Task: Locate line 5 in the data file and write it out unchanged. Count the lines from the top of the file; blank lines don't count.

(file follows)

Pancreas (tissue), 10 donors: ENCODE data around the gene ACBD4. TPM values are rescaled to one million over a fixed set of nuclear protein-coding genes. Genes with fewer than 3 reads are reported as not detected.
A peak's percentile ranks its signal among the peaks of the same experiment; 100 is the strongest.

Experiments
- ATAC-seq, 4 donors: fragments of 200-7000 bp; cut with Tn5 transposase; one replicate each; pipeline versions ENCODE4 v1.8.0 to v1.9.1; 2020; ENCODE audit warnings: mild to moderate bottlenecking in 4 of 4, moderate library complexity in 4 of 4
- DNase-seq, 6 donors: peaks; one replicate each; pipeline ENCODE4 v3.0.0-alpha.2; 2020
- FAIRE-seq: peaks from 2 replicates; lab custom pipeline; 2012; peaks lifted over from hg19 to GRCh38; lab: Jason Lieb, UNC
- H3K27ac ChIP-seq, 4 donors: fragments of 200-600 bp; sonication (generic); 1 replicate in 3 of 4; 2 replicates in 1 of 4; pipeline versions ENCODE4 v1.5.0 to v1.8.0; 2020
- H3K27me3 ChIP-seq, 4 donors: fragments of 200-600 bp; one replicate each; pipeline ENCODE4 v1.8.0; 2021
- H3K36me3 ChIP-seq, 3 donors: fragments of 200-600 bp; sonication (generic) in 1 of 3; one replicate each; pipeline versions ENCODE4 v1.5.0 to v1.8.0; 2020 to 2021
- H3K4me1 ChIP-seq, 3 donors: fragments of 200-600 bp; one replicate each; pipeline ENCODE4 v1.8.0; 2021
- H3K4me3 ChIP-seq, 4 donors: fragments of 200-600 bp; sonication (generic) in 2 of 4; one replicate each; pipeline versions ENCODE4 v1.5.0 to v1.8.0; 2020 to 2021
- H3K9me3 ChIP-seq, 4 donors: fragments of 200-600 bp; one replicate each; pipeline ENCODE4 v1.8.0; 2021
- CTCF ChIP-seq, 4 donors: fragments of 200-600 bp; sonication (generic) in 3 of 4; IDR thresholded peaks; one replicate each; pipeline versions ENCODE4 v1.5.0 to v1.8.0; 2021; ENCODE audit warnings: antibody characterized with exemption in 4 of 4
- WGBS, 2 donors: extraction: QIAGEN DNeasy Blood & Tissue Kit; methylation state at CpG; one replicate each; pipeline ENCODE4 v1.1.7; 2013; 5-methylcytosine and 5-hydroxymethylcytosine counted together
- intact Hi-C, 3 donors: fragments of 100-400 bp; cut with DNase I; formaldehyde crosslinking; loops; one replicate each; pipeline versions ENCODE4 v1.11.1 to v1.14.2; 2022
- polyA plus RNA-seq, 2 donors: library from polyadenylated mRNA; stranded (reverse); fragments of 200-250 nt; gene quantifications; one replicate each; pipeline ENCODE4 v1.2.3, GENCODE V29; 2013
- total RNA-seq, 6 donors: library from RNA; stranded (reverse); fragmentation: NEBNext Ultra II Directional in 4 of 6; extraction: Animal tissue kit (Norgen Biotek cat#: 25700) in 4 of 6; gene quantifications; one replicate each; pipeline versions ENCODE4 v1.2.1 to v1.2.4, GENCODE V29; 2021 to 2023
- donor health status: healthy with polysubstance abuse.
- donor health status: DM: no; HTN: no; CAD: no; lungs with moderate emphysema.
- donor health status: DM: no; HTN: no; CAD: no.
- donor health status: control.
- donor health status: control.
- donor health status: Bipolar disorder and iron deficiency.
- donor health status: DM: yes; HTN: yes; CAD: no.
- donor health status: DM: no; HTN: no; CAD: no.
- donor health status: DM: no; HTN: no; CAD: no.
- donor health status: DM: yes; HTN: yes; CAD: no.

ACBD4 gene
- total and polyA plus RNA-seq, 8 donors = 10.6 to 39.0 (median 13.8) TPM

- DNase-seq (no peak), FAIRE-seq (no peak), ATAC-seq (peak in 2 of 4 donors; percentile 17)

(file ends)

- DNase-seq, 6 donors: peaks; one replicate each; pipeline ENCODE4 v3.0.0-alpha.2; 2020